Graduating from high school. Starting a new career. Training for and finishing a race. Getting married. Big and small, these are all momentous occasions that likely took preparation, execution, and maybe some blood, sweat, and tears. In the end, there’s reason for joy and celebration. But, how often do we actually celebrate and cherish these moments in a way that honors the hard work and accomplishment? In our daily lives, I believe we sometimes intentionally prevent ourselves from experiencing the joy and happiness we deserve to feel when it comes to our greatest accomplishments.
Like all of us, I am not immune to this phenomenon. In December, my two-and-a-half years of reading text books and writing papers drew to a close as I walked across the stage at Indiana Wesleyan University to receive my Masters in Clinical Mental Health Counseling diploma. It was an exciting day, filled with some of my friends, family, and professors who had helped me along the way. But I kept noticing these nagging thoughts creep into my mind. “Well, the real work is all ahead of you. Get ready for the uphill climb.” And, “Don’t get too excited about your success. Who knows when you’ll hit your next challenge. You might not feel so great then!”
Many of you can probably relate. Why is it that thoughts like these pop up even when we’ve proven to ourselves, “We can do it!” These negative thoughts obstruct our joyful moments and prevent us from being able to feel genuine accomplishment and deservedness. Brené Brown, an author, speaker, and researcher, has a term for this pattern. She calls it foreboding joy. Brown states that, “Joy is the most vulnerable emotion we experience.” She says that when we feel uncomfortable with the vulnerability of joy, we cope by mentally preparing for the next disaster. By never letting ourselves be too happy or hopeful, we shield ourselves from sadness, disappointment, and from being caught off guard. Here’s the downside — when we attempt to protect ourselves from feeling the bad stuff, we give up feeling the good stuff.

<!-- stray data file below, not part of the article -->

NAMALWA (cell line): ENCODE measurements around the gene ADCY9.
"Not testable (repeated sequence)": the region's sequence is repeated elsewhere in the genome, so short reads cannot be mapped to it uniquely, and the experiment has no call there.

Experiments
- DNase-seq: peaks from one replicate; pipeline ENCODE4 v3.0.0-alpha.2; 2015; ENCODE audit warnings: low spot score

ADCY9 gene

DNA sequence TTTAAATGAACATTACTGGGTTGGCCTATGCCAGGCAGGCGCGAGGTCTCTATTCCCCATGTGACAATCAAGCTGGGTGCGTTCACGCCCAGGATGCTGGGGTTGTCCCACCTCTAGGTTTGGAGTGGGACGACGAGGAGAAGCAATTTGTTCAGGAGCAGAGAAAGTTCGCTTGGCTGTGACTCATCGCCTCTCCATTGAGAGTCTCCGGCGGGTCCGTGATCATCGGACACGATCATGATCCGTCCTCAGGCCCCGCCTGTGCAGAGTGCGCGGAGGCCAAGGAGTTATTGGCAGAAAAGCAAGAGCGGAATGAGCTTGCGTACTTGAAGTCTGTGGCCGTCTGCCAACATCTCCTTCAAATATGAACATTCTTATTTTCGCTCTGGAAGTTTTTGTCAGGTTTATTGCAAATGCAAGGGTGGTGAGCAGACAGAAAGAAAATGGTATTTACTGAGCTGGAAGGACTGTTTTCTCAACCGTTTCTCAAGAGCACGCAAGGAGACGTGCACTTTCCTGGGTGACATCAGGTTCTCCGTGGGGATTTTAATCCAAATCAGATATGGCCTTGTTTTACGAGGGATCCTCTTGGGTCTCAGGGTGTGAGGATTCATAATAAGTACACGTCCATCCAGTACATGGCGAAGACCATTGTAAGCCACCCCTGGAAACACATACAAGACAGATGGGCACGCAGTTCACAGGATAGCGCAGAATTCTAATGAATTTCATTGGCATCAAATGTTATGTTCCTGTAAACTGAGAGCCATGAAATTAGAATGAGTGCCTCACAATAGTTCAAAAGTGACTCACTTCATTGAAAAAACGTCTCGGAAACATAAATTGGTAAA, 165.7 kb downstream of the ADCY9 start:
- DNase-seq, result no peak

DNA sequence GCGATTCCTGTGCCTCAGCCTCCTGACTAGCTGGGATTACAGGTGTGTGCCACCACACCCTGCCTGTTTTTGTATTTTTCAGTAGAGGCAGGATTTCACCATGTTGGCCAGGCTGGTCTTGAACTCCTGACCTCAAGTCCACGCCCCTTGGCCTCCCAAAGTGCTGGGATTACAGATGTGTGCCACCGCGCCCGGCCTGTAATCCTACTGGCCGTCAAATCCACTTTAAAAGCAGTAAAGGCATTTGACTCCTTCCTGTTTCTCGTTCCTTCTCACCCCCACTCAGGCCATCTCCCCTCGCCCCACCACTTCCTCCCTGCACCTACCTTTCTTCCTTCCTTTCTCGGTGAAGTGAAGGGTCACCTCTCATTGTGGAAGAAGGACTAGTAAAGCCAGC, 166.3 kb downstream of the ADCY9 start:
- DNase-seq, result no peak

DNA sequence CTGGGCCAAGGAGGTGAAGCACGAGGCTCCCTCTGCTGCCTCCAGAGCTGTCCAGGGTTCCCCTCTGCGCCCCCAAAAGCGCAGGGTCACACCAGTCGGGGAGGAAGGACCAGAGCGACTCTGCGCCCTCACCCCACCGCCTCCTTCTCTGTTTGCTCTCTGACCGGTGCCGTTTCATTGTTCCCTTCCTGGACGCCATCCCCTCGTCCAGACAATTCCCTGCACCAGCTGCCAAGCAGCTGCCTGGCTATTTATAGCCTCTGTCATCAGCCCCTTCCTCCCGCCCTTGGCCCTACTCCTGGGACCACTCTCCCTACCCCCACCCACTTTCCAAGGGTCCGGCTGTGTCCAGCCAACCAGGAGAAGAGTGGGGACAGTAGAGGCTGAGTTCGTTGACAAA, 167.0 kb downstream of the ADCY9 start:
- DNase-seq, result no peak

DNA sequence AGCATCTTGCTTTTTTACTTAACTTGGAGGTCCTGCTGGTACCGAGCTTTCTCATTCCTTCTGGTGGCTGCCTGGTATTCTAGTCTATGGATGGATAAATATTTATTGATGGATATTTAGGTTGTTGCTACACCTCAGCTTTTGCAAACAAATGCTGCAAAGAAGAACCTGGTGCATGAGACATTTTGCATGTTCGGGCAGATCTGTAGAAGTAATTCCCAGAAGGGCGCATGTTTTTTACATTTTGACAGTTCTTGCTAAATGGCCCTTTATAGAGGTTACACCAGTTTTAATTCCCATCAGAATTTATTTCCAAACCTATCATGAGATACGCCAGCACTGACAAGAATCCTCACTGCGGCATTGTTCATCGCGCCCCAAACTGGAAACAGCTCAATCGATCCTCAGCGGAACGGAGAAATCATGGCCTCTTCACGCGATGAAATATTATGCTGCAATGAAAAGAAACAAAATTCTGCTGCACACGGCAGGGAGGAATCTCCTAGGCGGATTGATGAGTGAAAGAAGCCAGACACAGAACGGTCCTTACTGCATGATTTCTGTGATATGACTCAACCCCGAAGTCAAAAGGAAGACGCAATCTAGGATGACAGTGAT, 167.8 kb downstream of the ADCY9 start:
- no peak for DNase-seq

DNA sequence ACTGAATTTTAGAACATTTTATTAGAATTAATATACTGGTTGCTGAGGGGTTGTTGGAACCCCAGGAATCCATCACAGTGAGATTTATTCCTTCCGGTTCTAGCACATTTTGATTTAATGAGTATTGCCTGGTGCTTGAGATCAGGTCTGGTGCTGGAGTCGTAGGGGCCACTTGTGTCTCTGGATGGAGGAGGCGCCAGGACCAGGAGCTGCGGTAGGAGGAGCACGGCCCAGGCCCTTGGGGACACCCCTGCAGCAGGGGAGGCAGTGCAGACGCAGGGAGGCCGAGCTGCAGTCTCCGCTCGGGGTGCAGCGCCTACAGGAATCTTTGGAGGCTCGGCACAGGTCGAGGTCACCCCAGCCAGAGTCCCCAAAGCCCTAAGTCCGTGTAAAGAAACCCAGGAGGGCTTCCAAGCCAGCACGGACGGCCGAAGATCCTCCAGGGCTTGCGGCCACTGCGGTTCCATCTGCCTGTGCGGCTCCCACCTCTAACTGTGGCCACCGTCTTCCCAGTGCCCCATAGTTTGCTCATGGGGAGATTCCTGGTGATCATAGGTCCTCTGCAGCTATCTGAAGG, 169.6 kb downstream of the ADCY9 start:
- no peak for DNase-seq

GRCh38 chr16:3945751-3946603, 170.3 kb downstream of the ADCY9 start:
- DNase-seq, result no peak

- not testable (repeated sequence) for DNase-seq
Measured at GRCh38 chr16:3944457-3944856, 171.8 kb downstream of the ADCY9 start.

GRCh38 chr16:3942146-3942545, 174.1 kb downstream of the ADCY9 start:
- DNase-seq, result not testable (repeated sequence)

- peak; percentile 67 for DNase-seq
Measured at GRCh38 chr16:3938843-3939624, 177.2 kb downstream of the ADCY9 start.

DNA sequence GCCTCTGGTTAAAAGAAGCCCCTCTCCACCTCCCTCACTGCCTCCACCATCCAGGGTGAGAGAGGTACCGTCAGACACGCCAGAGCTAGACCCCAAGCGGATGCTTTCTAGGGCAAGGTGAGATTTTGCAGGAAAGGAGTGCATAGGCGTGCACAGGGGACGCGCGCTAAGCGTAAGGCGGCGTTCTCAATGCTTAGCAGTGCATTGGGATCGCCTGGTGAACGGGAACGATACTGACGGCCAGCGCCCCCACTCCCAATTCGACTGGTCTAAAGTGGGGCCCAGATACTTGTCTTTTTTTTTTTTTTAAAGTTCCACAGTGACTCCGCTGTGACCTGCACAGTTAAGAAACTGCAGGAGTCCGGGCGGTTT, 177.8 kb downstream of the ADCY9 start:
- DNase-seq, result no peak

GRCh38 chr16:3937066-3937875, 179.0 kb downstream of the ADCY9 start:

So how can we really celebrate and be joyful in the moments of our lives without letting those nagging thoughts steal our joy? Here are a few ideas.
- Practice celebrating and being joyful for small things. Create little incentives in your life for small tasks, like going out for dinner as a reward for sticking to your exercise routine for one week.
- Be aware of your thinking. Ask yourself, is this thought helpful to me or is it hurting me?
- Read Brené Brown’s book Daring Greatly and learn more about vulnerability, joy, and how to live whole-heartedly.
- Practice being in the present moment. Those nagging thoughts are usually about the future or the past. Focus on being grateful for what’s in front of you and let those worries fade out of the forefront of our mind. Picture those negative thoughts floating away like a leaf floats down the river.
- Consider seeing a counselor to talk about some of these issues. This can be a huge first step to new self-discovery.